Not one to retire, LaLanne worked on the health and wellness channel of VoiceAmerica, an Internet radio network, with his wife Elaine. They hosted a weekly program called Jack LaLanne Live!, which also featured their nephew Chris LaLanne. He continued to be a sought-after expert well into his 90s, giving interviews on health and fitness to television and print journalists around the country.
During his impressive career, LaLanne received many accolades. He has his own star on the Hollywood Walk of Fame as well as the 2007 Lifetime Achievement Award from the President's Council on Physical Fitness and Sports. LaLanne was also inducted into the Muscle Beach Venice Bodybuilding Hall of Fame in 2007.The Bio Force 1.7 home gym may seem like an entry-level system, but it offers such a smooth and natural range of motion that it has won over many former users of Bowflex and other home gyms.
A comprehensive guide is included that illustrates the 100 exercises you can do on the Bio Force 1.7 home gym, plus a nutrition planner and cardio guide.Bio Force 1.7 Home Gym
The full specs on the gym include:
170 lbs of TNT System Resistance
Two-position removable seat
No Change Cable Pulley System
Dimensions/Wt – 65″L x 53″W x 82″H / 174 lbs
Warranty: 1-year frame & parts
Comes with accessory case, chromed steel handles, padded foot harnesses, and triceps rope
Compare Prices of Home Gyms Here
The TNT system (Total Nitrocell Technology) is comprised of two nitrogen-charged cylinders providing fluid resistance throughout each range of movement. This machine looks like a Bowflex which is why the two are frequently compared head-to-head. But that’s where the comparison ends as the Bio Force 1.7 home gym leaves the old school Bowflex far behind. The key reason is that Bowflex uses Power Rods that bend providing resistance. As the rod is bent into an arc, resistance increases slowly building to up to the selected weight, then the resistance drops off significantly on the negative (downward motion), as the rod straightens. The TNT hydraulics on the Bio Force 1.7 offers the user smooth, continuous resistance throughout the press, from start to finish. It is a far superior mechanical design for a home gym.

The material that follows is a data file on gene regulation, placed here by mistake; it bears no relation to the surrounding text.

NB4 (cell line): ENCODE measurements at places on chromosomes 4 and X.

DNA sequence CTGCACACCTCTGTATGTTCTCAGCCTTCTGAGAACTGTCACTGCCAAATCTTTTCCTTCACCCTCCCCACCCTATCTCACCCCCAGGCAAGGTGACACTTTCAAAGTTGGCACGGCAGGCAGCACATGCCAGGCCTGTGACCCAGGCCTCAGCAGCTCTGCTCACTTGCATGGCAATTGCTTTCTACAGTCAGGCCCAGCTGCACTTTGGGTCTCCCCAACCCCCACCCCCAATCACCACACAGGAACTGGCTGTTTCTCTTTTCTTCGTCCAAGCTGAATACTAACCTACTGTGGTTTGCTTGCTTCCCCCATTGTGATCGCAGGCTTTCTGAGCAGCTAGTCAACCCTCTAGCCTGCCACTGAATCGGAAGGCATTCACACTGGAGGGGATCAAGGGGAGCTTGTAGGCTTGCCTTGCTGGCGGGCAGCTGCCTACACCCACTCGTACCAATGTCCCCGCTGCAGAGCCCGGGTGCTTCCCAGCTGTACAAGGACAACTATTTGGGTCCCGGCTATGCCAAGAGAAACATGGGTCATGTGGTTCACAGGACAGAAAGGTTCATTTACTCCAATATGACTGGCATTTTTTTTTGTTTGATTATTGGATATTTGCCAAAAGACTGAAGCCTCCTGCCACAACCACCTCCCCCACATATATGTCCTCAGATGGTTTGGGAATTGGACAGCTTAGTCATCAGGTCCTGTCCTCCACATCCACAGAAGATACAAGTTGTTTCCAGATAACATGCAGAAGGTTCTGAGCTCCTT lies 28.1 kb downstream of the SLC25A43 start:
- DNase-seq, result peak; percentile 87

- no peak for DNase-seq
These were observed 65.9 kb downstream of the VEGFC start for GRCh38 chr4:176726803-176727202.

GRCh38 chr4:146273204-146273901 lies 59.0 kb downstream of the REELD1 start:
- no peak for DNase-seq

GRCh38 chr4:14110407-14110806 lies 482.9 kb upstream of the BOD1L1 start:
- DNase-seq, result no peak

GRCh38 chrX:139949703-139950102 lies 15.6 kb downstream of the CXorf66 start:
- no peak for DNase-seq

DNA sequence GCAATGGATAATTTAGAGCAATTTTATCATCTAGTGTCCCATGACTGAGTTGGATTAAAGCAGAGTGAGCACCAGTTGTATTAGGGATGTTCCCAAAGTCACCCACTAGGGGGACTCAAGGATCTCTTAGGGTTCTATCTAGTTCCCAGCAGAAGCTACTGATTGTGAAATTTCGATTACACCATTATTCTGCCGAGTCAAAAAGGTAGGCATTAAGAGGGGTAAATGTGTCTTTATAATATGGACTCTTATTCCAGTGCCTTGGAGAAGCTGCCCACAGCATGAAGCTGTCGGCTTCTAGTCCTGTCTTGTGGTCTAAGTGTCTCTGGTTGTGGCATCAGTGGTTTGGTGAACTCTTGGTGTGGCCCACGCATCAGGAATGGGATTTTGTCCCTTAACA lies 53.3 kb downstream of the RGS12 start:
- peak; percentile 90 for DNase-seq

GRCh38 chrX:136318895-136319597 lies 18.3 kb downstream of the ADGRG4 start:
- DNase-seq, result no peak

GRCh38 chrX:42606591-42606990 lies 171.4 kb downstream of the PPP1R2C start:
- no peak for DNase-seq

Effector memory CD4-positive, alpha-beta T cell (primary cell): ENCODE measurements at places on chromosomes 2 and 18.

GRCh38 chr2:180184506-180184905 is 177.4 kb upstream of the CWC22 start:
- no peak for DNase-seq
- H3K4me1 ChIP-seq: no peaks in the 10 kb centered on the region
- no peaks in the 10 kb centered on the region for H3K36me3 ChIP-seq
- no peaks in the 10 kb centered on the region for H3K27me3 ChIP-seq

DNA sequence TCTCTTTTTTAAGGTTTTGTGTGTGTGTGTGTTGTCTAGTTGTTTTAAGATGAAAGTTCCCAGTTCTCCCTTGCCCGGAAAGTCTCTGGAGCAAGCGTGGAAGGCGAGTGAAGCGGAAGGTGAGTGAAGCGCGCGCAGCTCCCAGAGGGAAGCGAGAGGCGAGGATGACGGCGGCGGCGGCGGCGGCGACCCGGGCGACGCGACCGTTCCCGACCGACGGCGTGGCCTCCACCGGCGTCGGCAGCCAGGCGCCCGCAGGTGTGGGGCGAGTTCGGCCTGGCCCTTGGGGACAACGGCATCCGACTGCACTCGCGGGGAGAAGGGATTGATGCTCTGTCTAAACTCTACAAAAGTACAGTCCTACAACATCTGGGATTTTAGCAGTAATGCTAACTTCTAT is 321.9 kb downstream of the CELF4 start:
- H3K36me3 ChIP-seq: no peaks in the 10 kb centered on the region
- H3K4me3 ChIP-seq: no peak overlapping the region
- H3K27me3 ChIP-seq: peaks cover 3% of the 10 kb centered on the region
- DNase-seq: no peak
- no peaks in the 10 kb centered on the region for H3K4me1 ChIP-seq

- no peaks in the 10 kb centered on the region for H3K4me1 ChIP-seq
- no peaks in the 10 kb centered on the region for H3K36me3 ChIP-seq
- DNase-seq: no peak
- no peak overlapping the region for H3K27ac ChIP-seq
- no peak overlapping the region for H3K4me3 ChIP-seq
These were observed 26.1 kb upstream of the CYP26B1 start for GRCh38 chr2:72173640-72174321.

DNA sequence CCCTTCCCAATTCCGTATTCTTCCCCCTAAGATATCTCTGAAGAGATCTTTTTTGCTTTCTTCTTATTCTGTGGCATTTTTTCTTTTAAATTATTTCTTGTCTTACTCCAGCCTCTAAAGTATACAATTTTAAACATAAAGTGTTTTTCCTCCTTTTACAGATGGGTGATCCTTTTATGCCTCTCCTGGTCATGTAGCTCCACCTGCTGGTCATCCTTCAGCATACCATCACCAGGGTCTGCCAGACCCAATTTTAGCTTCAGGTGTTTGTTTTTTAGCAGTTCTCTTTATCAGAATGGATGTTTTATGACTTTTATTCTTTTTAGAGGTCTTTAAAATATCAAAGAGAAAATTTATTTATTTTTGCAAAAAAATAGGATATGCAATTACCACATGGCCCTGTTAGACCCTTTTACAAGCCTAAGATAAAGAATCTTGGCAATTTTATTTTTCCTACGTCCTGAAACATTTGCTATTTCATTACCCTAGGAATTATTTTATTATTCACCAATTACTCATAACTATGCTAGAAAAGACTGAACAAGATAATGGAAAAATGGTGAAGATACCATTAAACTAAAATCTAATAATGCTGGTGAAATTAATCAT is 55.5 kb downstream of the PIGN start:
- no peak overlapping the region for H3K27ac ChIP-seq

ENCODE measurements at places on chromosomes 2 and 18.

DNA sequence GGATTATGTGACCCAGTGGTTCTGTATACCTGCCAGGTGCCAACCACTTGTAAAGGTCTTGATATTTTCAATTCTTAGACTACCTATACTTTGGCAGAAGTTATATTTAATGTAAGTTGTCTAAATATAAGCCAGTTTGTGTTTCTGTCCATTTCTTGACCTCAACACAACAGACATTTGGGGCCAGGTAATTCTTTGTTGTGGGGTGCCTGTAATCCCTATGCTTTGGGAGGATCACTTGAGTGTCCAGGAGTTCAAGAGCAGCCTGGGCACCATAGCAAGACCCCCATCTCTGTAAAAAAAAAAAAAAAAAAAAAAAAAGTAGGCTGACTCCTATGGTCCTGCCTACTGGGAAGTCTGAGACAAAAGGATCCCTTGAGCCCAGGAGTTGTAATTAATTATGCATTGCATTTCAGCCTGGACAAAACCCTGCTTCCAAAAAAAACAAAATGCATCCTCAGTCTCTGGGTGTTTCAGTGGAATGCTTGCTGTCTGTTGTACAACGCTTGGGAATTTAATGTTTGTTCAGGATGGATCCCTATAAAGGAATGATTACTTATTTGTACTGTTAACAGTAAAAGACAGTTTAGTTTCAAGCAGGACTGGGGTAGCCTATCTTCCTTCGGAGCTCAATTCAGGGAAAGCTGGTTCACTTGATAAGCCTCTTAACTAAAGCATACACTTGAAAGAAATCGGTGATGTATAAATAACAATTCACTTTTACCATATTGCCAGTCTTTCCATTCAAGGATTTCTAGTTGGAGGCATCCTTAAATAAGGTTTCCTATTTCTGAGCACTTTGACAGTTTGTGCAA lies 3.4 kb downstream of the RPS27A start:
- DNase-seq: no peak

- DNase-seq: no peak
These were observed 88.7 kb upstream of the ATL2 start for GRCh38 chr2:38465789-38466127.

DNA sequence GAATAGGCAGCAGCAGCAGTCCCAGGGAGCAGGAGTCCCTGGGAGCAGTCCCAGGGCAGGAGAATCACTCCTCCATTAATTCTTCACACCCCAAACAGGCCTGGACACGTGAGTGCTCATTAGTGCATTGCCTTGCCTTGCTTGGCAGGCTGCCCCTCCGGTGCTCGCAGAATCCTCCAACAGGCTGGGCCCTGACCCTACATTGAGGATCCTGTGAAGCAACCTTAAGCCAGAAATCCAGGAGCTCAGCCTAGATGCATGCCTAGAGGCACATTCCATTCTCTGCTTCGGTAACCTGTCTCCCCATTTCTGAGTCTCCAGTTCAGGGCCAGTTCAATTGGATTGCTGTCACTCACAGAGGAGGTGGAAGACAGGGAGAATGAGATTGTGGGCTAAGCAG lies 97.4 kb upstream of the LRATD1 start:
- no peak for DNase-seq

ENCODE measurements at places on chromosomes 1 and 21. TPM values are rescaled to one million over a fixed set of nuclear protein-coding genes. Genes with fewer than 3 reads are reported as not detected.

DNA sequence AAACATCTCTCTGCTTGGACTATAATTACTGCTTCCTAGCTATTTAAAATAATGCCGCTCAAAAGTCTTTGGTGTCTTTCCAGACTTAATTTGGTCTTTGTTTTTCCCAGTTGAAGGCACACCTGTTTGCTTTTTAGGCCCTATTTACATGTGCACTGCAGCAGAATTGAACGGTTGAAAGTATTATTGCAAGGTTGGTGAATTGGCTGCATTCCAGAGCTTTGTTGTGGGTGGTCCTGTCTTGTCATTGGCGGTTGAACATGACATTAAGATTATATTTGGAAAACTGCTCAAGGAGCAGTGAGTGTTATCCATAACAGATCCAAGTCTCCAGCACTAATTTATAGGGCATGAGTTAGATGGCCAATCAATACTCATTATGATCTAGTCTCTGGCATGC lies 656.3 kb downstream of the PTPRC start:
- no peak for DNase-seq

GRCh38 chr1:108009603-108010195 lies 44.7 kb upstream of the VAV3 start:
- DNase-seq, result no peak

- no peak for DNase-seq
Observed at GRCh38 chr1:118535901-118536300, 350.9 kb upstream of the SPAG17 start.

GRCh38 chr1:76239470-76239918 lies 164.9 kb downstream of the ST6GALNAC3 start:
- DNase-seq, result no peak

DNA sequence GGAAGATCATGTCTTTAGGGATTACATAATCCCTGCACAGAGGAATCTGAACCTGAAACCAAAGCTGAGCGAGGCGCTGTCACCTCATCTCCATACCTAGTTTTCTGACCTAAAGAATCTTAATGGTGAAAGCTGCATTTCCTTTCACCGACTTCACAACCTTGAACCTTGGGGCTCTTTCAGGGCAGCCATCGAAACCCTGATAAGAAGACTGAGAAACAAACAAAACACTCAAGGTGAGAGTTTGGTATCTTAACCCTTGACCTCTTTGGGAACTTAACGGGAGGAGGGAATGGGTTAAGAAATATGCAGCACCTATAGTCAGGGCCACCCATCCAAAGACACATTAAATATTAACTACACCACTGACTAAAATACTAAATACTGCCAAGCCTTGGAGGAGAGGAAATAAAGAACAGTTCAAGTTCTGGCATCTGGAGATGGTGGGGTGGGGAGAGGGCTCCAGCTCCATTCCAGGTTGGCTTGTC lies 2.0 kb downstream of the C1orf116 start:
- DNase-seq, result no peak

Another important point to note about the Bio Force 1.7 is the no-change cable system that allows you to move quickly from one exercise to the next, completing your sets in less time without fussy change-ups. The Slide-N-Lock mechanism adjusts the tension from 10 pounds up to a max of 170 pounds in seconds. Do not let the short 1-year warranty fool you; the Bio Force 1.7 is a well-built home gym that offers the complete workout you want in a compact system. The gym works every muscle group including a lat station for back and abs, a leg developer, and multiple arm articulation for chest, shoulders, and arms. The seat is quickly removable for the user to do standing exercises and squats.
The reviews on Bio Force home gyms are excellent with customer satisfaction at about 95%. Many new owners are former Bowflex owners who say that the Bio Force 1.7 home gym is a superior machine in terms of construction, execution of the movements, and the constant resistance. These happy customers, who have many years of experience with home gyms, universally praise this affordable machine. It ships in two boxes but easily assembles in about two hours.
The Bio Force 1.7 has a list price of $999 but sells on Amazon for $799. This is one of the better full-body home gyms you will find at this price and its compactness and solid feel will surprise you. It even comes with chrome handles, ankle straps, and rope for triceps pulldowns! If you have been thinking of spending a lot on a Bowflex, do yourself a favor and investigate all that the Bio Force 1.7 home gym has to offer. If the TNT system of resistance doesn’t appeal to you and you are leaning towards getting a traditional selectorized stack, check out the award winning Powerline BSG10X home gym at just $769.
Death and Legacy
Known as the "godfather of fitness," exercise expert Jack LaLanne passed away at his Morro Bay, California, home on January 23, 2011. He died of respiratory failure related to pneumonia, according to news reports. His wife released a statement on his passing, saying "I have not only lost my husband and a great American icon, but the best friend and most loving partner anyone could ever hope for." The couple had been married for 51 years. In addition to his wife, LaLanne is survived by his three children.